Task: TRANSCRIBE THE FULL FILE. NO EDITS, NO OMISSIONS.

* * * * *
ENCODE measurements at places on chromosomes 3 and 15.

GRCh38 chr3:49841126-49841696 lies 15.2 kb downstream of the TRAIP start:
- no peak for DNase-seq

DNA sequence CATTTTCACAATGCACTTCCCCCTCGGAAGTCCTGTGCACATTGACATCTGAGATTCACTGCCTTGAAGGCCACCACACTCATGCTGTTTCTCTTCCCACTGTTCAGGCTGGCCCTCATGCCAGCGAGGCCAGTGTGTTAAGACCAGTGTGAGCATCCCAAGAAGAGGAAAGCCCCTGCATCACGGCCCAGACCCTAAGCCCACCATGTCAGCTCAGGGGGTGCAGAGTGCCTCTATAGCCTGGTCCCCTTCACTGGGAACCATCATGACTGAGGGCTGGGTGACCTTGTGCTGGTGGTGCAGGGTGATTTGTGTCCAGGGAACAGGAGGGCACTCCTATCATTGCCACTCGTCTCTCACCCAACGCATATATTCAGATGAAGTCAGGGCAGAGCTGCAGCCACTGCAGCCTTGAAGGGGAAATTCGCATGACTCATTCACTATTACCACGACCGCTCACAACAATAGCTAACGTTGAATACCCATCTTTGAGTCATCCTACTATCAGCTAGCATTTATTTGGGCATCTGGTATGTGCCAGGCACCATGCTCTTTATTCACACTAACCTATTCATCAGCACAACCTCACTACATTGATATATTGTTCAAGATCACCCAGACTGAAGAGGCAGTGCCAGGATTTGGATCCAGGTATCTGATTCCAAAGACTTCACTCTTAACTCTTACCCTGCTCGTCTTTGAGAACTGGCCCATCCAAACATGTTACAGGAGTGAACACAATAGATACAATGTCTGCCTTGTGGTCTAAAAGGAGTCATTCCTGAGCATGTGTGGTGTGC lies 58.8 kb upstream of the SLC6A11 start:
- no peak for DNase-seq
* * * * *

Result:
ENCODE measurements at places on chromosomes 3 and 15.

GRCh38 chr3:49841126-49841696 lies 15.2 kb downstream of the TRAIP start:
- no peak for DNase-seq

DNA sequence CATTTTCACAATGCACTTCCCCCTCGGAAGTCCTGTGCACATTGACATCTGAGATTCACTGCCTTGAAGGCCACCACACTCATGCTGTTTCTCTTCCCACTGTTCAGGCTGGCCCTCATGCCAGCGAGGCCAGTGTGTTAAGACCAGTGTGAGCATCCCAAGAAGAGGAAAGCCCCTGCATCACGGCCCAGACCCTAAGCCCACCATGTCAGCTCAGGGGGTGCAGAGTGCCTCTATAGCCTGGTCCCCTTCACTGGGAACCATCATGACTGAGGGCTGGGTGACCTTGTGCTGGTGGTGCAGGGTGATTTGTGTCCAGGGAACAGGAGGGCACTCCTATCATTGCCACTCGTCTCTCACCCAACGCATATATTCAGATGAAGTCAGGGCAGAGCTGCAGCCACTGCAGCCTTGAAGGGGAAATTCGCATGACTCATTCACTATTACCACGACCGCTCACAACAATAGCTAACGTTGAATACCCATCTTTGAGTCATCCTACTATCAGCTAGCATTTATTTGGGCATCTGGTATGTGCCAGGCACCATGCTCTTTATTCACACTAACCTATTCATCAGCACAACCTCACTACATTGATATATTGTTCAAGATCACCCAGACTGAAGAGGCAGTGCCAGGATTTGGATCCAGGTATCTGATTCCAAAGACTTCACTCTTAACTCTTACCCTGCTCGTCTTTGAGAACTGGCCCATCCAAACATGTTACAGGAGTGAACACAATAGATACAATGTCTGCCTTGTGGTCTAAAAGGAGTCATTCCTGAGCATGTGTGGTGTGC lies 58.8 kb upstream of the SLC6A11 start:
- no peak for DNase-seq